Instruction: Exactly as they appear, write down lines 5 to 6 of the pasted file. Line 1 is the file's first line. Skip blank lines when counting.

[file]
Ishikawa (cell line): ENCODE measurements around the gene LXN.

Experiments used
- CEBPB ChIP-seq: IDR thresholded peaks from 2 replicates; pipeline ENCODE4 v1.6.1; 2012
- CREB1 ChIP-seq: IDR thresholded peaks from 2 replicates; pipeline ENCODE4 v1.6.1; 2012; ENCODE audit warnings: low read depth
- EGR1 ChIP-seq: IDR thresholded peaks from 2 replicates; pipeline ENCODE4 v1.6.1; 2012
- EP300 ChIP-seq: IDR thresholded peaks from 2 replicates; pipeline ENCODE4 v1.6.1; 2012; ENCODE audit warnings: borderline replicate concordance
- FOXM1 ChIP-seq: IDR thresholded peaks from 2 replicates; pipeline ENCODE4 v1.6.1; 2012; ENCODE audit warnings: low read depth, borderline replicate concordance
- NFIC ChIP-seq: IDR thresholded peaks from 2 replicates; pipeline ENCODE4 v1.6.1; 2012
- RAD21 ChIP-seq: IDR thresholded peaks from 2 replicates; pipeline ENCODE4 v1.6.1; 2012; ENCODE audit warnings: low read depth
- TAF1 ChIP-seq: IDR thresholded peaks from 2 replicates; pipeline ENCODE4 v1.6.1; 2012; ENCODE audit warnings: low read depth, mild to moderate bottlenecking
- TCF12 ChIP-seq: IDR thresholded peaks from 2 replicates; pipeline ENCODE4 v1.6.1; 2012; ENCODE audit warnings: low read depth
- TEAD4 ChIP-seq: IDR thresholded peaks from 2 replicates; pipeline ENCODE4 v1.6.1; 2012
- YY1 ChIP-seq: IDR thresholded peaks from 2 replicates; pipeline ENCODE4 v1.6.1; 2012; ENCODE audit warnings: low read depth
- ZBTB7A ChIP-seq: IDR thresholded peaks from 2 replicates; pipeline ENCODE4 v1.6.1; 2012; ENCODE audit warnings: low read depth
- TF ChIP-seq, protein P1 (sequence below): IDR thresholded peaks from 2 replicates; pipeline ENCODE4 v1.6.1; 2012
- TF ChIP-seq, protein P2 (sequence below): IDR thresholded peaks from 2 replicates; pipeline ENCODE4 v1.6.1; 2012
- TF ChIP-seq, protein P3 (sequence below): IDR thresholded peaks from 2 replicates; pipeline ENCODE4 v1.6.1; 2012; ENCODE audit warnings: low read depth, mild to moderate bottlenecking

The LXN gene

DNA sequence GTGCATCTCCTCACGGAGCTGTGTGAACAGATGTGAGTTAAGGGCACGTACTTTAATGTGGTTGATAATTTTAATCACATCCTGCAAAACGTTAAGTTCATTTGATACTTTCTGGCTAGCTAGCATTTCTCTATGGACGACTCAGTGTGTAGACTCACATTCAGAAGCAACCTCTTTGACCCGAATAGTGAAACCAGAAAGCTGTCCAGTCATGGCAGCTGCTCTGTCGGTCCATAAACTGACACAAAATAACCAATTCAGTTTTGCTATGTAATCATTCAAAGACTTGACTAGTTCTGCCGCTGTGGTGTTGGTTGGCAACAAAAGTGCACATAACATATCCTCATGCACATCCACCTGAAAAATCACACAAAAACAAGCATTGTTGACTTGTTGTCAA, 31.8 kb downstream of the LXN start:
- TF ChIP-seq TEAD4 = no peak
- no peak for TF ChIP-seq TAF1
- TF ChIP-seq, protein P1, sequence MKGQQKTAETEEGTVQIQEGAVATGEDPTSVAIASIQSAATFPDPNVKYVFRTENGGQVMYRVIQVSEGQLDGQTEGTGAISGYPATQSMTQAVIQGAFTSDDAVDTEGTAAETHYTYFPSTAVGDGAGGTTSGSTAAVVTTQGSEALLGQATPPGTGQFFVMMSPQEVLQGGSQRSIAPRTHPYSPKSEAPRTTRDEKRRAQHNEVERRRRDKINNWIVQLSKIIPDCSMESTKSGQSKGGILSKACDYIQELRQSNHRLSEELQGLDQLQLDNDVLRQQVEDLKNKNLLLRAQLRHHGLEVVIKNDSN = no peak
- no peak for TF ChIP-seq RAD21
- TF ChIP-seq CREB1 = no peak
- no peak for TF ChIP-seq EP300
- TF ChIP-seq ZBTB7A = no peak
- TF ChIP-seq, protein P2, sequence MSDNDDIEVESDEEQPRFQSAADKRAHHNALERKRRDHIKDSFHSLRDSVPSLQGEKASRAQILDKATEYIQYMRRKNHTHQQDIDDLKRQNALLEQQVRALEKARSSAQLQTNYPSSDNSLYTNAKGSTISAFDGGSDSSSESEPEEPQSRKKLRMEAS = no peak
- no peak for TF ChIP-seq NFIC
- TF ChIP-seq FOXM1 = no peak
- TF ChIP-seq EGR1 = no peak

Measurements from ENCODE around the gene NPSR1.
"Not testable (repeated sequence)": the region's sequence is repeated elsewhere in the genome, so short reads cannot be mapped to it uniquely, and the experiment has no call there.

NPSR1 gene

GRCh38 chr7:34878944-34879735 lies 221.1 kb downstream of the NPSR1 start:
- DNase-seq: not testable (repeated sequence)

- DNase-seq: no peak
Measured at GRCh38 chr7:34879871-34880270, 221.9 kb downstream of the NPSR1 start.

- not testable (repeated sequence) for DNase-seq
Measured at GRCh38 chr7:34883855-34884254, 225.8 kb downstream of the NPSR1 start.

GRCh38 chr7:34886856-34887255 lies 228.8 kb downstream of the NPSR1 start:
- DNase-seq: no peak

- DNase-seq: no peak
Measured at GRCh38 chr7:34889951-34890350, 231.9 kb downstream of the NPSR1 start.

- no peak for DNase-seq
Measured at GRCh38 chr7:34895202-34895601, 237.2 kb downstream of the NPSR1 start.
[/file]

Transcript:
- EGR1 ChIP-seq: IDR thresholded peaks from 2 replicates; pipeline ENCODE4 v1.6.1; 2012
- EP300 ChIP-seq: IDR thresholded peaks from 2 replicates; pipeline ENCODE4 v1.6.1; 2012; ENCODE audit warnings: borderline replicate concordance